In my last post, I explained why the president’s new order banning issuance of H-1B and other non-immigrant visas is a big win for the tech industry. The ban exempts foreign students, which is the main source the “Intels” use to hire H-1B engineers, whereas the “Infosyses” import workers directly from abroad. This will free up visas that would have been taken by the Infosyses, a windfall for the Intels since each year there are more applications for H-1B visas than the 85,000 cap.
I did go out on a limb a bit in pointing out that most of the pushback on the order had come from sources like the American Immigration Lawyers Association, rather than from Silicon Valley firms. At I wrote that, there was only a tweet from Google’s CEO, Sundar Pichai.
Since then, a number of major tech firms have chimed in. But it’s just posturing; they know the impact of the Trump order on the Infosyses, and the benefit that will bring to the Intels. In fact, they have argued to Congress precisely along those lines, saying in effect, “The Infosyses abuse the system. Give the visas to us instead of them.”
I’ve been told by the insiders that the Trump people are still considering prioritizing the issuance of H-1B visas by offered salary. Of course, again a windfall for the Intels, who pay more than the Infosyses. (Not because the Intel’s don’t underpay their H-1Bs, which they do, but because they hire a higher quality of worker than do the Infosyses.) This would replace the current system, which awards the visa by a lottery.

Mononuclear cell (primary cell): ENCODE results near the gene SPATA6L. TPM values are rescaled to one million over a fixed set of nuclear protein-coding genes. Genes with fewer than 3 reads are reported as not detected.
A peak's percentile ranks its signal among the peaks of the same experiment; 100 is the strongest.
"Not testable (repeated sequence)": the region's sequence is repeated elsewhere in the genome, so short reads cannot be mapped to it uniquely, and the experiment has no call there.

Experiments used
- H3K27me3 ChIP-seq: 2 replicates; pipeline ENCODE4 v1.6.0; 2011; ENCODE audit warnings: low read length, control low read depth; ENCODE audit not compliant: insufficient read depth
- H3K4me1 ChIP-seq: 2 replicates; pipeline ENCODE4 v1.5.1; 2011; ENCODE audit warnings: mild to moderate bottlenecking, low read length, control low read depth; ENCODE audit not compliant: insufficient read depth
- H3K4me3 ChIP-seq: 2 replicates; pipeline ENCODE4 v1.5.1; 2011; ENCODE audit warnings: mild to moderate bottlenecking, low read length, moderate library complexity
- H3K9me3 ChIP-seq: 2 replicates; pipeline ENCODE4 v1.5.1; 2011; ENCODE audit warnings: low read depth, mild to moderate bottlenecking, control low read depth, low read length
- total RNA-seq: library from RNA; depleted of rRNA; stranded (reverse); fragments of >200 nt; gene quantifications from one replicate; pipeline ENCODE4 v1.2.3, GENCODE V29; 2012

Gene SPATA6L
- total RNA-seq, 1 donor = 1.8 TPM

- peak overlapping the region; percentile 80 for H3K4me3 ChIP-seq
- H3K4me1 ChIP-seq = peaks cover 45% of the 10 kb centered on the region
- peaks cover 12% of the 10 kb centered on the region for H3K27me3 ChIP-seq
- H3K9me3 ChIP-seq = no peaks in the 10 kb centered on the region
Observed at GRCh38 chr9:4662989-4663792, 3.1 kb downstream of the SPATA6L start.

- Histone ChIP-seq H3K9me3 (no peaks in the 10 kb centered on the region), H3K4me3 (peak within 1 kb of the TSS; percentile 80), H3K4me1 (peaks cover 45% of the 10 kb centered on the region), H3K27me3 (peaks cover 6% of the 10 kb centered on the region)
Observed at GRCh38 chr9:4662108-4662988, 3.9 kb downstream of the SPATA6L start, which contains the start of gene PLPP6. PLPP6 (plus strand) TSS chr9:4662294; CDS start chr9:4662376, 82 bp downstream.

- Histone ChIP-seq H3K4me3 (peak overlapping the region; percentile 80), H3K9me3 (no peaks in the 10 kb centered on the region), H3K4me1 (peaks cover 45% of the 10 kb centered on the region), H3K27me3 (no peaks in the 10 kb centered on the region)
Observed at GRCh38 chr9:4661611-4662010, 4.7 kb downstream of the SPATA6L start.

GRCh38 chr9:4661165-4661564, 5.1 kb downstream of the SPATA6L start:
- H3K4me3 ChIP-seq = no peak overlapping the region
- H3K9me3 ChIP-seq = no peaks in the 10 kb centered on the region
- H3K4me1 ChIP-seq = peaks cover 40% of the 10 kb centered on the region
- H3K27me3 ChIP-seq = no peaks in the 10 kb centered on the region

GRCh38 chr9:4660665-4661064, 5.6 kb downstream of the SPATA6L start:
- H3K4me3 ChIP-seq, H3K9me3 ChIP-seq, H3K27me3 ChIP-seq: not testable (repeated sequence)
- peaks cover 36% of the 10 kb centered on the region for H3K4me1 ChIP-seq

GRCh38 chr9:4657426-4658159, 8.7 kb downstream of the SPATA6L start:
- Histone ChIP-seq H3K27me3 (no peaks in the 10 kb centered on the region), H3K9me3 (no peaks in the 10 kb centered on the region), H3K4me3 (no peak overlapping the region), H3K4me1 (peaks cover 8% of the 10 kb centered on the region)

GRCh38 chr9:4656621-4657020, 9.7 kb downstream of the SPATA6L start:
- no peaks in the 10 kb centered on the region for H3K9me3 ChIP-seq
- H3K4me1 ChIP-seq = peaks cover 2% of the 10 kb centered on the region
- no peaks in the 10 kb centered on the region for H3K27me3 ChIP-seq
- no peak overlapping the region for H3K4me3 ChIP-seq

One aspect I now realize I overlooked, though, is the L-1 visa, specifically L-1B, Intracompany Transfers. In the past, this was used by the Infosyses to circumvent restrictions Congress placed on them in using H-1B. But in recent years, it has also become popular with the big Silicon Valley firms; if the firm failed to win the H-1B lottery, it would “park” the person in one of the firm’s foreign offices, then bring them back to the US after a year under an L-1 visa, which has no caps. Now they won’t be able to do that, at least not without applying for an exemption.
“Can’t tell the players without a scorecard.”